I’m challenged to continue interpreting the passage I’ve selected (and let me confess that I’m not keeping up with this challenge very well), while reflecting on the following quote:
“As I spent time chewing over the endless assurances and promises to be found in the Bible, so my faith in the living God grew stronger and held me safe in his hands. God’s word to us, especially his word spoken by his Spirit through the Bible, is the very ingredient that feeds our faith. If we feed our souls regularly on God’s word, several times each day, we should become robust spiritually just as we feed on ordinary food several times each day, and become robust physically. Nothing is more important than hearing and obeying the word of God.”~~David Watson, Fear No Evil: A Personal Struggle with Cancer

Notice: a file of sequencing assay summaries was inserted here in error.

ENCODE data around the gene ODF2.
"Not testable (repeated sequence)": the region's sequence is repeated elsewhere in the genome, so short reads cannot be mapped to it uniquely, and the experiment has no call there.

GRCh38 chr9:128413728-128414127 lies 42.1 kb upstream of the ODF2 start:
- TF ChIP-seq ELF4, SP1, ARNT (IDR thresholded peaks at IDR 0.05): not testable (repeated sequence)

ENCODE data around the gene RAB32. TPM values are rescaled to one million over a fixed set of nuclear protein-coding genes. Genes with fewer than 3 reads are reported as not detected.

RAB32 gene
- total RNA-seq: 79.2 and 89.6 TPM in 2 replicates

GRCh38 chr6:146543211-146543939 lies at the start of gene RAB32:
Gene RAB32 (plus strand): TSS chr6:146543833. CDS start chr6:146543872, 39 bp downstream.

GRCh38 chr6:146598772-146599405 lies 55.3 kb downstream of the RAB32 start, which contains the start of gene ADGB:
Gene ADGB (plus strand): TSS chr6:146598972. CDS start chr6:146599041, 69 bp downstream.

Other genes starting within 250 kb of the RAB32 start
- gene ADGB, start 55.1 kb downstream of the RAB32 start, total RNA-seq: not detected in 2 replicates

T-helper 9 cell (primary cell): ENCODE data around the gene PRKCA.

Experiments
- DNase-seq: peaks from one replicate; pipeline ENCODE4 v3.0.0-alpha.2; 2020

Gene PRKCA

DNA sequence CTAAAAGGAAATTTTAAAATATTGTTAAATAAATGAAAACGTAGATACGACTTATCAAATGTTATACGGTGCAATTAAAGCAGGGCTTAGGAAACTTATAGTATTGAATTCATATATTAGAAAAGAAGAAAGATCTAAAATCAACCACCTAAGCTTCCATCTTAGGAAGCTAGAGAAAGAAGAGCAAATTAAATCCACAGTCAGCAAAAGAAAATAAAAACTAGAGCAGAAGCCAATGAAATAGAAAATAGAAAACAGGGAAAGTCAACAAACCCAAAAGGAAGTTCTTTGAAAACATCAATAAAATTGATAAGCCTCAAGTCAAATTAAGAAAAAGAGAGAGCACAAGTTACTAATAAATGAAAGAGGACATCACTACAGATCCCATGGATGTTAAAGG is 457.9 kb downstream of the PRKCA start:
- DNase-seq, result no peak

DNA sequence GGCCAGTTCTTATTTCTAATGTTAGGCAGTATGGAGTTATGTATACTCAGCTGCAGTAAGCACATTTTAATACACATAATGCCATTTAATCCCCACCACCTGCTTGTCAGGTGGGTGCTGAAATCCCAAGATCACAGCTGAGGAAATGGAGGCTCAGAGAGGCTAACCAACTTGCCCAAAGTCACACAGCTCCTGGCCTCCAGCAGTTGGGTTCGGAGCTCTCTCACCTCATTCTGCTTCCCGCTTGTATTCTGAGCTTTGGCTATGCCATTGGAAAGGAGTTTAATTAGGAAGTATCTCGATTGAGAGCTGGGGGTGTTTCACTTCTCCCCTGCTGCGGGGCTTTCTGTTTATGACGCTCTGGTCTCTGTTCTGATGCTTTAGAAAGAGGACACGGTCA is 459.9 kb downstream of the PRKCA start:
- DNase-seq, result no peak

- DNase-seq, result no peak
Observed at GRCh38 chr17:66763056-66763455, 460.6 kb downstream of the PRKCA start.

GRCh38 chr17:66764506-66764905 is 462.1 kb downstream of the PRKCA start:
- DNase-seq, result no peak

I have a couple of comments on this quote. One is that, in meditation, I must reflect on more than just the “endless assurances and promises” in the Bible. Too often we focus so much on the promises that we forget about the commands. Yes, there are some great and glorious promises in the Bible, that are worthy of my attention. But if I forget about those commands, especially the ones that tell me to love the Lord my God with every part of my being, and to love my neighbor as myself, and, even more importantly, to love other believers as Christ has loved us, then I’m not balanced, and those promises are nothing more than words on paper. I also shy away from statements that say, “Nothing is more important than…” These statements are always subjective. Everyone has their own idea about what is most important in the Christian life. All you have to do is listen to three different sermons from churches all over the country to hear three different opinions on what is most important or what “it’s all about.” Jesus gave us what is most important. Love God…love people. Everything else falls into place below those two commands. That being said, I will not discount the thought behind the quote above. Reading and “chewing over” God’s word is very important to the spiritual life, the “with-God life.” And I am quite fond of this concept of “eating God’s Word.”